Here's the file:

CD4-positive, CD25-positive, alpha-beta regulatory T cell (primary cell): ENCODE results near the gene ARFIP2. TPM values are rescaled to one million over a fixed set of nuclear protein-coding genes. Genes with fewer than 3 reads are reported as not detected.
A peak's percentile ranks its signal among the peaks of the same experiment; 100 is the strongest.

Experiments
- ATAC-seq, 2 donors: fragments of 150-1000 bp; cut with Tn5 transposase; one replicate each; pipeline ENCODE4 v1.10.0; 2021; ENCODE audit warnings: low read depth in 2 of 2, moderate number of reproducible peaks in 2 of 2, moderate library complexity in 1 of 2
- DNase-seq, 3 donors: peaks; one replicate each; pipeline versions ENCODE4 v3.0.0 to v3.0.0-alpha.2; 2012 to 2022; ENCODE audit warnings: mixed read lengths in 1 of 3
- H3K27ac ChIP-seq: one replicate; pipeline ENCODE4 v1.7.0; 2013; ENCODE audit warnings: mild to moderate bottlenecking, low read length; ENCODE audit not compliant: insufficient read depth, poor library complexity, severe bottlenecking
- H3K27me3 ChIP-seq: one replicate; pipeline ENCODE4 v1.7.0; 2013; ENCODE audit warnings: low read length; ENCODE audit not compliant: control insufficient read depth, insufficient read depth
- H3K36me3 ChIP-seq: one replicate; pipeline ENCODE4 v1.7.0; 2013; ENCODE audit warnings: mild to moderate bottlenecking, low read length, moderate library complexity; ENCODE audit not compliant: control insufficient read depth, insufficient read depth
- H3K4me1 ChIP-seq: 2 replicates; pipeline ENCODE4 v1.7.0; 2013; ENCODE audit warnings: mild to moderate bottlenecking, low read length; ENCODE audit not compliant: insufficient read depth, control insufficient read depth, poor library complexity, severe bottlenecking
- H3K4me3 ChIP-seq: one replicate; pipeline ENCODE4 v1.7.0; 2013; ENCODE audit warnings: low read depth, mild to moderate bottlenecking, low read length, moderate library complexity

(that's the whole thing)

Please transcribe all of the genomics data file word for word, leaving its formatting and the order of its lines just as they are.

CD4-positive, CD25-positive, alpha-beta regulatory T cell (primary cell): ENCODE results near the gene ARFIP2. TPM values are rescaled to one million over a fixed set of nuclear protein-coding genes. Genes with fewer than 3 reads are reported as not detected.
A peak's percentile ranks its signal among the peaks of the same experiment; 100 is the strongest.

Experiments
- ATAC-seq, 2 donors: fragments of 150-1000 bp; cut with Tn5 transposase; one replicate each; pipeline ENCODE4 v1.10.0; 2021; ENCODE audit warnings: low read depth in 2 of 2, moderate number of reproducible peaks in 2 of 2, moderate library complexity in 1 of 2
- DNase-seq, 3 donors: peaks; one replicate each; pipeline versions ENCODE4 v3.0.0 to v3.0.0-alpha.2; 2012 to 2022; ENCODE audit warnings: mixed read lengths in 1 of 3
- H3K27ac ChIP-seq: one replicate; pipeline ENCODE4 v1.7.0; 2013; ENCODE audit warnings: mild to moderate bottlenecking, low read length; ENCODE audit not compliant: insufficient read depth, poor library complexity, severe bottlenecking
- H3K27me3 ChIP-seq: one replicate; pipeline ENCODE4 v1.7.0; 2013; ENCODE audit warnings: low read length; ENCODE audit not compliant: control insufficient read depth, insufficient read depth
- H3K36me3 ChIP-seq: one replicate; pipeline ENCODE4 v1.7.0; 2013; ENCODE audit warnings: mild to moderate bottlenecking, low read length, moderate library complexity; ENCODE audit not compliant: control insufficient read depth, insufficient read depth
- H3K4me1 ChIP-seq: 2 replicates; pipeline ENCODE4 v1.7.0; 2013; ENCODE audit warnings: mild to moderate bottlenecking, low read length; ENCODE audit not compliant: insufficient read depth, control insufficient read depth, poor library complexity, severe bottlenecking
- H3K4me3 ChIP-seq: one replicate; pipeline ENCODE4 v1.7.0; 2013; ENCODE audit warnings: low read depth, mild to moderate bottlenecking, low read length, moderate library complexity